We’ve heard from naysayers that electric and other zero emissions vehicles are not the “future,” and from advocates who say they are.
Of course no one knows the actual future, but if today the California Air Resources Board (CARB) approves its proposed “advanced clean air rules” as it is expected to, zero-emissions vehicles could become far more commonplace nationwide.
California has a long track record of effectively setting environmental policies that force automakers to comply, wind up affecting the rest of the country, and the state is attempting to do it again.
Today the MercuryNews.com reported the proposed rules will mandate 15 percent of new cars sold in the Golden State to emit zero or significantly reduced emissions by 2025.
If approved, the ramp up of mandated zero emissions vehicles would begin in 2017 and cover a period through 2025. The rules also allow for hydrogen fuel cell vehicles or other zero emissions technologies.
According to the plan, each year ZEVs would incrementally increase. By 2025 the estimate is 1.4 million ZEVs could be on California roads – up from around 10,000 today.
The rules would also restrict gasoline and diesel automobiles, SUVs, minivans and pickups, requiring a 75-percent smog-forming emissions reduction by 2025. Also mandated are cuts to CO2 and greenhouse gas emissions for these same vehicles by 50 percent.
If implemented, these rules will effectively compel automakers to implement across-the-board updates, which is CARB’s intent, according to its Tom Cackette, an engineer and chief deputy director.
“This is a really large step. It’s transformational,” Cackette said. “Ten years from now the market is going to look quite a bit different.”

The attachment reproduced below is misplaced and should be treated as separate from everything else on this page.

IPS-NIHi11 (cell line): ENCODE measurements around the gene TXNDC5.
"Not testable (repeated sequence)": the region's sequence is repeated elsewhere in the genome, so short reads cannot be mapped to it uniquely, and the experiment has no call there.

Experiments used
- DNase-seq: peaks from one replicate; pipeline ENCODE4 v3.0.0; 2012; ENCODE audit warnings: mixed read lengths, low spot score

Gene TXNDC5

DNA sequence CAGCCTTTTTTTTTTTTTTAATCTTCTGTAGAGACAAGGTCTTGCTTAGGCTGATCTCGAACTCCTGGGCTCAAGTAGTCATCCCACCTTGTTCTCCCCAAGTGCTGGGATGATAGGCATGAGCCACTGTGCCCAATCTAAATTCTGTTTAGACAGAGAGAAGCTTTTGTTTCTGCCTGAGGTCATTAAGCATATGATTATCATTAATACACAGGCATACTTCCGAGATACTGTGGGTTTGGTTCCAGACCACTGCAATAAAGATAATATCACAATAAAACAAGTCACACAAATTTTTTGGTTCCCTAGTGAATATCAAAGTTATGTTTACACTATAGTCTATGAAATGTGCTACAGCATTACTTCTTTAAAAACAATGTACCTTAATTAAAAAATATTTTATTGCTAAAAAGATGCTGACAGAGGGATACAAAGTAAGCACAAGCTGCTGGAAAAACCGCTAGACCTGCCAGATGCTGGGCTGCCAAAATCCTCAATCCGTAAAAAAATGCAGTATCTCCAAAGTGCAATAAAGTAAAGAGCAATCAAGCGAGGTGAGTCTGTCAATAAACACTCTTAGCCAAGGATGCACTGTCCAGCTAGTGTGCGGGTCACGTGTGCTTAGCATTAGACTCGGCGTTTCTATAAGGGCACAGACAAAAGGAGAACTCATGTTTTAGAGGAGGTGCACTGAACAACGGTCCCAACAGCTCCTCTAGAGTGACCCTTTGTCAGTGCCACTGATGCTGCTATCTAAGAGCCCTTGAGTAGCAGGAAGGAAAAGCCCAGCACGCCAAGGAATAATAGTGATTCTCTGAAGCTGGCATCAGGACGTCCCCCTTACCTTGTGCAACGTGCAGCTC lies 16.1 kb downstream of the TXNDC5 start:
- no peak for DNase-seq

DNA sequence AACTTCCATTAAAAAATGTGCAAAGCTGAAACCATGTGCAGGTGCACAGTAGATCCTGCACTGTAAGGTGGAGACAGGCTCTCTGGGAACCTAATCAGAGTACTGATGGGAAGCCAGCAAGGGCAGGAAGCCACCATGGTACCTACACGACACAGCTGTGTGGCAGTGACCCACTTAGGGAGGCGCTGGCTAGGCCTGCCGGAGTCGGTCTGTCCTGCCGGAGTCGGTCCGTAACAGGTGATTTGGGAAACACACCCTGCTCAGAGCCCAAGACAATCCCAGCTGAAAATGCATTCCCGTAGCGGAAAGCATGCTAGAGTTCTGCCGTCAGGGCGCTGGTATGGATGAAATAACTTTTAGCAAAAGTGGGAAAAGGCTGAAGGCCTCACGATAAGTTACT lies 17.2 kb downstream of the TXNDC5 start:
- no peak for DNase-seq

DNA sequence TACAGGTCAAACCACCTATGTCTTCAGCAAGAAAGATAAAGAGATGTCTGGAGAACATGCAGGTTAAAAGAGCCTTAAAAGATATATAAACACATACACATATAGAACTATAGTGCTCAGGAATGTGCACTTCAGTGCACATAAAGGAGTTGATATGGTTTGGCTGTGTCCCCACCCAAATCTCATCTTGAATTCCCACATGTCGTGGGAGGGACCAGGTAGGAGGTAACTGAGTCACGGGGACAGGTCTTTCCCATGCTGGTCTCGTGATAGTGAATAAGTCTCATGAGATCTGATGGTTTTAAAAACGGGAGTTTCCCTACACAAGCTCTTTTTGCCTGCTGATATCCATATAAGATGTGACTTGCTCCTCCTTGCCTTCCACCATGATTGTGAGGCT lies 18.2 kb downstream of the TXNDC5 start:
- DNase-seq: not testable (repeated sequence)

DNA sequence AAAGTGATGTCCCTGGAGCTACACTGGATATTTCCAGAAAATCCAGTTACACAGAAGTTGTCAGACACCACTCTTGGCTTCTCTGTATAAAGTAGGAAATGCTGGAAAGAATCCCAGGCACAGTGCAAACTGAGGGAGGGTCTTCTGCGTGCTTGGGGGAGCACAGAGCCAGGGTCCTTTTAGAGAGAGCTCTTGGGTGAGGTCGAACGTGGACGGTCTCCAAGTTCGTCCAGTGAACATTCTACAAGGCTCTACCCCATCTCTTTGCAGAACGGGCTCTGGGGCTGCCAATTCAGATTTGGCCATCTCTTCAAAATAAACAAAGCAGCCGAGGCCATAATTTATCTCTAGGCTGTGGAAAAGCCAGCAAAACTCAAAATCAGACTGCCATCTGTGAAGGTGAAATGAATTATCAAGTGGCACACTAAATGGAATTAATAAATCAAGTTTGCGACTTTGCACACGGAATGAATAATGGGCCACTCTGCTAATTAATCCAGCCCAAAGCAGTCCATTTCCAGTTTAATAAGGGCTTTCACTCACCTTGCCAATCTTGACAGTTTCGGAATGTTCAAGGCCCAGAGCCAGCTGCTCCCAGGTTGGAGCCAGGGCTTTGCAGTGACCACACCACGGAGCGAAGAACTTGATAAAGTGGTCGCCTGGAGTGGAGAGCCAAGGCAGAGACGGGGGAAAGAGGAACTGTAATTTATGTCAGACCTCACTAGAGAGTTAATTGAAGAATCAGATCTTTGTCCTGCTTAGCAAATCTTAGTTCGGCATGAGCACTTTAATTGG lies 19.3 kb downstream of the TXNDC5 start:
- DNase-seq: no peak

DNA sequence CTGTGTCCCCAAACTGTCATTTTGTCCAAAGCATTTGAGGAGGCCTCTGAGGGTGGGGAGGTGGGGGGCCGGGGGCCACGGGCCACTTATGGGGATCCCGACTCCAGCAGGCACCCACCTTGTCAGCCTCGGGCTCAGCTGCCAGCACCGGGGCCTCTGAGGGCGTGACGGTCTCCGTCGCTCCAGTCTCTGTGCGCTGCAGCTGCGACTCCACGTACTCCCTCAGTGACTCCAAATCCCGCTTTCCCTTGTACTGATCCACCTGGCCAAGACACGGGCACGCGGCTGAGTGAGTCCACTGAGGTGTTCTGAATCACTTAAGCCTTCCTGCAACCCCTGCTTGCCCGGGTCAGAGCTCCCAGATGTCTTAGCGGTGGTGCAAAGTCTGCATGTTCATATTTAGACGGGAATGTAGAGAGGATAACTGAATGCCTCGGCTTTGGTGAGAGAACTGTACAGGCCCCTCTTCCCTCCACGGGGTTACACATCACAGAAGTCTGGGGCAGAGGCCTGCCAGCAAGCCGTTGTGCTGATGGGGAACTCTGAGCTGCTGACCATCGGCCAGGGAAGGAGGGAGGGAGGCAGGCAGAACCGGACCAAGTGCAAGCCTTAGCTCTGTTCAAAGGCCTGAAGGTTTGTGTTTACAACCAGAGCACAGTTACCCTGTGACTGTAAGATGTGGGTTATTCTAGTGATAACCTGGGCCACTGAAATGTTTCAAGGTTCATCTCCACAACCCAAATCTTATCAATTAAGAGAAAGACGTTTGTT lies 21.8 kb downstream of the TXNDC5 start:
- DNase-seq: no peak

The air board estimates regulations will pay for themselves. It figures each new 2025 model will cost $1,900 more than it otherwise might have, but will save $5,900 in gasoline costs over its lifetime.
In previous years, California has been fought for other environmental legislation it has approved, including its ban on leaded gasoline, mandating catalytic converters and limiting vehicles’ greenhouse emissions.
But the auto industry – already gearing up for green vehicles in light of more stringent federal and European emissions and mileage standards – is not fighting it.
Additionally, General Motors and Chrysler cannot fight new CARB rules in court. As part of bankruptcy bailout deals under the Obama administration, auto executives for these companies agreed to not sue California to oppose new rules.
Environmentalists – as might not be too surprising – have said the latest goals are attainable.
“We believe it’s a pretty reasonable target,” said Simon Mui, a batteries scientist with the Natural Resources Defense Council. “Every major automaker and numerous startups are offering some type of plug-in hybrid or pure-electric vehicle already – or they will be in the next two or three years.”
But the rules are not without opponents. California Republican U.S. Rep. Darrell Issa, who yesterday headed up a House subcommittee inquiry into possible improprieties surrounding the Chevy Volt, is also against the air quality proposal in his home state.
Issa has said California is exerting improper influence from the state level by setting standards that stand to become de facto federal standards.
California air board chief, Mary Nichols countered Issa’s contention, citing a 2007 U.S. Supreme Court decision upholding California’s right to regulate greenhouse emissions.
How this decision could play out in light of new Corporate Annual Fuel Economy Rules being set by federal regulators for the same time period is not entirely clear.
First, we shall see whether California’s air board approves the rules, and where this story goes from there.